Robert Frost wrote in one of his poems that “good fences make good neighbors.” There is no fence between my house and my neighbor’s, and we cross the boundaries of our properties when we mow part of each other’s yard or pick up the trash. We don’t have a fence, but we do have boundaries. I know better than to weed his flower bed, and he knows better than to weed ours. We have a friendship going, and the boundaries we have in place provide room for the friendship to grow.

Kevin Mandt forwarded an email to me recently with a question about boundaries. “How do we respond when someone we support in our professional role says they love us? Boy, that’s a tough one. Here is my answer:
“To help me in such situations, I always had a picture of someone I loved on my desk, and when an individual I supported told me they loved me, I pointed to that picture and said “I love them, and I hope someday you find someone to love like I love them. Until then, we can respect each other, and enjoy talking with each other and spending time talking.” With children below the age of 6 I would be respond with “I love you and all the children here” if the child says they love me.”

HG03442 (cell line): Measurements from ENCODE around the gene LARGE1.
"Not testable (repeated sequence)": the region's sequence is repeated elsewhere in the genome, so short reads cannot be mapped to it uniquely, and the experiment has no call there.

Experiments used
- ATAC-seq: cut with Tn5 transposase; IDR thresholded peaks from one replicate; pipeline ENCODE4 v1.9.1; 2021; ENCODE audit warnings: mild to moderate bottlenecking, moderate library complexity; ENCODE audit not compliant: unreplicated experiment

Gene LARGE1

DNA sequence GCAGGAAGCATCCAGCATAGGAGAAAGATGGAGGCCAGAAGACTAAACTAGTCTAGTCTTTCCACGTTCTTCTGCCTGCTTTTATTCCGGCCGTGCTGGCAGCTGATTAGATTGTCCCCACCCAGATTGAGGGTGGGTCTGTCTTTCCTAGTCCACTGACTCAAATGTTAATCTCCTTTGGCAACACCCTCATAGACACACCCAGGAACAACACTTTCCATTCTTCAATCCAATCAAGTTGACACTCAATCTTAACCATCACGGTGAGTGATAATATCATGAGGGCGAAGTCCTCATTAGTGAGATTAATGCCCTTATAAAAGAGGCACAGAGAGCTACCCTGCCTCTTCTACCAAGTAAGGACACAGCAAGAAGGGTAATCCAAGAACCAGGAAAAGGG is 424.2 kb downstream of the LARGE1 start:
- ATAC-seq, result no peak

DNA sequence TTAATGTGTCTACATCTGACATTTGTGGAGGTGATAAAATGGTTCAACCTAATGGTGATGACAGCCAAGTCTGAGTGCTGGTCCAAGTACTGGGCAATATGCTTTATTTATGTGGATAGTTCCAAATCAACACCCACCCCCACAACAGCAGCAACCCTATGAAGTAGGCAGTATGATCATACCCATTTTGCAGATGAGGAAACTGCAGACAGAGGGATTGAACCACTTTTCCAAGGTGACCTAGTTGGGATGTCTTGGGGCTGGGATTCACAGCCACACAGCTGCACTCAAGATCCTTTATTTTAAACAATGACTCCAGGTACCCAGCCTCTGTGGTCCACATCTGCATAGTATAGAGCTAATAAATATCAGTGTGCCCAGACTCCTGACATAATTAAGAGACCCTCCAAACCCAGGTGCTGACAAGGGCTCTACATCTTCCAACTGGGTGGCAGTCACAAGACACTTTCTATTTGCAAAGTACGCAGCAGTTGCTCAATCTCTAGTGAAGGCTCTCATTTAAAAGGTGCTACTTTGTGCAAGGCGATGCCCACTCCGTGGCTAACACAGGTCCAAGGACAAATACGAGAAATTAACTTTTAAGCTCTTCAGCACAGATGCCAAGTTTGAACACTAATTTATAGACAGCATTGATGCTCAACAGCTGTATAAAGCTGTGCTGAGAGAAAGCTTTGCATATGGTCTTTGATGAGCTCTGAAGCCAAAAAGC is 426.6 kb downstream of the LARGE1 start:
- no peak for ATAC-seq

It seems to me that there are many factors at play here in understanding how to respond within our caregiver roles. David Pitonyak writes that in his opinion, the primary problem facing the people served in what he calls the “human service industry” is loneliness. What people need is friendship, and our role is not to be a friend, but to help people develop unpaid relationships, unpaid friendships.

Being connected to one other person was a central reason researchers found to explain quality of life. In a 2013 study at the University of Northern Florida, Inna Kleynshteyn found that people who had high levels of connectedness had lower levels of depression and an increase in well-being and physical energy among people with chronic illness.

What people need, I feel, is to feel connected to someone else. Dr. Brene Brown writes and talks extensively about empathy and having that feeling of connectedness. Here is a link to a video on the topic:

If you do watch the video, please note this: if I were doing the video, the hug at the end would have been side to side ☺

Bob Bowen – Senior Adjunct Faculty